To come upon evolving a plausible strategy, it would be necessary to analyse sector-wise, the impact of COVID 19 on our economy. The abrupt stop to urban activity has led to a steep fall in the consumption of non-essential goods. The situation can further get aggravated in the coming months if the domestic supply chain further gets disrupted by a non-stimulating economic policy and starts affecting the availability of essential commodities. A look at demand-side impact statistical data indicates that major private consumption areas relate to food/beverages (26.3%), housing/water/electricity (13.7%), transport (17.7%), clothing and footwear (5.8%) and health and education (8.5%). Another area of impact is the informal sector. Around 37% of regular wage/salaried employees in urban India are the informal workers (non-agricultural), who will face uncertain income. (Source: KPMG report on the potential impact of COVID 19 on the Indian Economy).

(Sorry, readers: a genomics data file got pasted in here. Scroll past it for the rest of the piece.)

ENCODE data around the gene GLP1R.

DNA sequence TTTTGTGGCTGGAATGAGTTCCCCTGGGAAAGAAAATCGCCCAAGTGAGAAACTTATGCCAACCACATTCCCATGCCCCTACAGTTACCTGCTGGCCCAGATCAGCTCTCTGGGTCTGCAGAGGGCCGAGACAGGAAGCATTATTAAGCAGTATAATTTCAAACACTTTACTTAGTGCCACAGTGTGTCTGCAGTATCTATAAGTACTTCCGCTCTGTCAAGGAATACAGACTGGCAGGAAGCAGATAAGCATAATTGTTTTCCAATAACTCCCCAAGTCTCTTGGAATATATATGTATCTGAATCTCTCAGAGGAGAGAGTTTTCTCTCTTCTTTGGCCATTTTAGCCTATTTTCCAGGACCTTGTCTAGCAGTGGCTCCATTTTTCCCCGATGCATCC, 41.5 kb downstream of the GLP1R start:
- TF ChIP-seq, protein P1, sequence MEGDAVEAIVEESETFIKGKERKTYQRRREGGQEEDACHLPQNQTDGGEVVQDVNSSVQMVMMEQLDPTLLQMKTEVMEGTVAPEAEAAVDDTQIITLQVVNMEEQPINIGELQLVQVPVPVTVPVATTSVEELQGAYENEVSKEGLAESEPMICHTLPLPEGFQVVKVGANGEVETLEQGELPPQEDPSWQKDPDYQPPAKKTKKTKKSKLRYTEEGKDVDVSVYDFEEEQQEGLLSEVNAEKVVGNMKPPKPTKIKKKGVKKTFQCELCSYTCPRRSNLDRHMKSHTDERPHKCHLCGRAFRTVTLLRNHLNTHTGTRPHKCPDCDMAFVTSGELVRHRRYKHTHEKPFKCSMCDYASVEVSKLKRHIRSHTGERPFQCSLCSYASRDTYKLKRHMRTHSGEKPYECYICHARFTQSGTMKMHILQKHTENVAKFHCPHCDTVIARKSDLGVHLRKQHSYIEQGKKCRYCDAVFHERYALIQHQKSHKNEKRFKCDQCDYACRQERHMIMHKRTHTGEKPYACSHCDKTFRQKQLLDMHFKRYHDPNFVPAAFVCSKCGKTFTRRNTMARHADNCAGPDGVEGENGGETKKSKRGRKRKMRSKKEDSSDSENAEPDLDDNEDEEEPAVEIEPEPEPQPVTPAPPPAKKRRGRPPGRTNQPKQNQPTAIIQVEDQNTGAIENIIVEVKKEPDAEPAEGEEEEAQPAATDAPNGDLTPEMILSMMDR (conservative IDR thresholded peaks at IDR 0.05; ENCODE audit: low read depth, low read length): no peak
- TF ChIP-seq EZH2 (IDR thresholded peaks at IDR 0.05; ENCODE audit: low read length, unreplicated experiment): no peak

This severe impact on demand caused by the pandemic has created large cash flows gaps by corporate. Tight financial conditions will make it difficult for them to fill the gap in market borrowings. Some of the sectors which will get largely impacted will be as under:-
# Apparel and Textiles– These constitute 2% of our GDP. Low demand will hurt the sector. A decline in sales of about 10-12% is visualised. Govt will have to get in to reduce the interest rate on loans as well as tax compliance deadlines.
# Auto and Auto Components– These constitute 9.4% of our GDP. During this lockdown, the auto sector incurred losses at the rate of Rs 2300 crores/day. There has been a loss of 28K Crores of GST. This industry accounts for a total of 15% of the GST collections. Low demand will hurt the sector. Cash flow will be reduced. The demand for commercial vehicles will be reduced. The new launches will also get delayed. Govt will have to get in to reduce GST rates as well as interest on loans.